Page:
Cobalt is a hard, lustrous, silver-grey metal, a chemical element with symbol Co. It is found in various ores, and is used in the preparation of magnetic, wear-resistant, and high-strength alloys. Its compounds are used in the production of inks, paints, and varnishes.
Cobalt is a silver or gray ferromagnetic metal. Pure cobalt is not found in nature, but compounds of cobalt occur naturally in many forms. Small amounts of it are found in most rocks, soil, water, plants, and animals. It is an element of atomic number 27. The Curie temperature is of 1388 K with 1.6~1.7 Bohr magnetons per atom. In nature, it is frequently associated with nickel, and both are characteristic ingredients of meteoric iron. Mammals require small amounts of cobalt which is the basis of vitamin B12. Cobalt-60, an artificially produced radioactive isotope of cobalt, is an important radioactive tracer and cancer-treatment agent. Cobalt has a relative permeability two thirds that of iron. Metallic cobalt commonly presents a mixture of two crystallographic structures hcp and fcc with a transition temperature hcp→fcc of 722 K. Cobalt has a hardness of 5.5 on the Mohs scale of mineral hardness.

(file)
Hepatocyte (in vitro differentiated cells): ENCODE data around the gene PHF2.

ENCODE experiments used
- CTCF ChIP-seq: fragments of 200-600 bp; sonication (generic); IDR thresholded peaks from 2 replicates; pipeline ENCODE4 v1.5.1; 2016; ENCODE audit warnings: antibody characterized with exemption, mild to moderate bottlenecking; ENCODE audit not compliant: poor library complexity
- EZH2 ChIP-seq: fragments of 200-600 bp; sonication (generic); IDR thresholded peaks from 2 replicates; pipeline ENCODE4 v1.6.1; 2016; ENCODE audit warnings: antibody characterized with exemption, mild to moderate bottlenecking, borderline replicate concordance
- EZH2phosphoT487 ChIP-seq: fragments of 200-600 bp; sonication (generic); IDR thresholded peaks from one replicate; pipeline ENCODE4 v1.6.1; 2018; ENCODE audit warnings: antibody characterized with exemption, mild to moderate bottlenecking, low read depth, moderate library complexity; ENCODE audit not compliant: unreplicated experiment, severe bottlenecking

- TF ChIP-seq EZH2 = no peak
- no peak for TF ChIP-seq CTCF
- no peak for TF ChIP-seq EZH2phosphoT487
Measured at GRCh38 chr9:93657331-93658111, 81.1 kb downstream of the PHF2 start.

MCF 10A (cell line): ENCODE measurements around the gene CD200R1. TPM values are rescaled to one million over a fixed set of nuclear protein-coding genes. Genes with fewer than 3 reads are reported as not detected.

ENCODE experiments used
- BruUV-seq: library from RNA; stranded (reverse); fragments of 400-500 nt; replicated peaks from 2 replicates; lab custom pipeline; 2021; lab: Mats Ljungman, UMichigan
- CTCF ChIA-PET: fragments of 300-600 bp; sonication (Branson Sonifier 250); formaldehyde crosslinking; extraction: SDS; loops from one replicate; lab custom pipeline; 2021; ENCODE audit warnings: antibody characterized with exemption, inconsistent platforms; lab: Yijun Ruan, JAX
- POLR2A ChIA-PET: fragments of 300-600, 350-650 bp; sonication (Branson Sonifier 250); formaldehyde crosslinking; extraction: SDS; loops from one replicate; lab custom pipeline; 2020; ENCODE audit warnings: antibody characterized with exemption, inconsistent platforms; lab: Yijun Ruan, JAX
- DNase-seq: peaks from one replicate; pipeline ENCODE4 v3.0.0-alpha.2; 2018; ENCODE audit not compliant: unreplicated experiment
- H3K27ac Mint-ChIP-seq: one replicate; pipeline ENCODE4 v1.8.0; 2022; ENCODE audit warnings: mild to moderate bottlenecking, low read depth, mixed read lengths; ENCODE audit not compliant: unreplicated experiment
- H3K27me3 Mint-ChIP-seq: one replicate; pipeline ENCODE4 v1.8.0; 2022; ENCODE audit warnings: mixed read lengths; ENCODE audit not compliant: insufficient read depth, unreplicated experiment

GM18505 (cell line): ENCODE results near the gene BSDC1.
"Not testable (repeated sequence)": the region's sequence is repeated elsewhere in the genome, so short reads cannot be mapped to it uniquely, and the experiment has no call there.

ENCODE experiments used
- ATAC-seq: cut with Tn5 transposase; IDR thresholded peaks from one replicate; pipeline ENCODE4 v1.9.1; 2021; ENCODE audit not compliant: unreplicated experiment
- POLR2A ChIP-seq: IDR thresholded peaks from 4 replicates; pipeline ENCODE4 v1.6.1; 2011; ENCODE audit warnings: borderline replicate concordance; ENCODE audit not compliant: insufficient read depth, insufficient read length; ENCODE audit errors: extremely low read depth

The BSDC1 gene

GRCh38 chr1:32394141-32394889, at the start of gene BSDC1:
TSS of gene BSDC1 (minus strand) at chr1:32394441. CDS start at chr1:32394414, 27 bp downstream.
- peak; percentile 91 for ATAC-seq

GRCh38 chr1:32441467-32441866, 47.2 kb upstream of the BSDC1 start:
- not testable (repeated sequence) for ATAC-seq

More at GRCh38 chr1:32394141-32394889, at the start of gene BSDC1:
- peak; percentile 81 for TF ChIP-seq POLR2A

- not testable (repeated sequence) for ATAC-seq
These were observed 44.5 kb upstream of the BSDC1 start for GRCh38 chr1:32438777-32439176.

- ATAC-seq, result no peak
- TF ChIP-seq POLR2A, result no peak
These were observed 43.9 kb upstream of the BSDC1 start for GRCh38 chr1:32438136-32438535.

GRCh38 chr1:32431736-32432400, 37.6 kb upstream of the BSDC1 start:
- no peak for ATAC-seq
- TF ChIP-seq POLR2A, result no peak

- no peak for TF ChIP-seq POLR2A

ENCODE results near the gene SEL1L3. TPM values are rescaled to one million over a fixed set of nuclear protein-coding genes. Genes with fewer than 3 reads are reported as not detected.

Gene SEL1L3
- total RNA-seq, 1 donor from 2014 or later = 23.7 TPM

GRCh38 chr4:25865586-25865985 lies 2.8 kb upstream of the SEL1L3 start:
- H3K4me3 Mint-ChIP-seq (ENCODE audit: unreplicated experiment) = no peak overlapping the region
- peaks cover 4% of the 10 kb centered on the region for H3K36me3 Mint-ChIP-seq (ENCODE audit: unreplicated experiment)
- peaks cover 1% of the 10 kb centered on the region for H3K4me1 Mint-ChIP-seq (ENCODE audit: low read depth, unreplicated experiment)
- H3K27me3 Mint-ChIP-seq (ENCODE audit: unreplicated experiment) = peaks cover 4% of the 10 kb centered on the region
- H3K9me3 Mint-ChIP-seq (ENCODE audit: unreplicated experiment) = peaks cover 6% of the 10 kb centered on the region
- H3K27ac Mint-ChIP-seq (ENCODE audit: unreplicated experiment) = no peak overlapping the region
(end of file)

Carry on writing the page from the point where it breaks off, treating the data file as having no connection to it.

Common oxidation states of cobalt include +2 and +3, although compounds with oxidation state +1 are also well developed.
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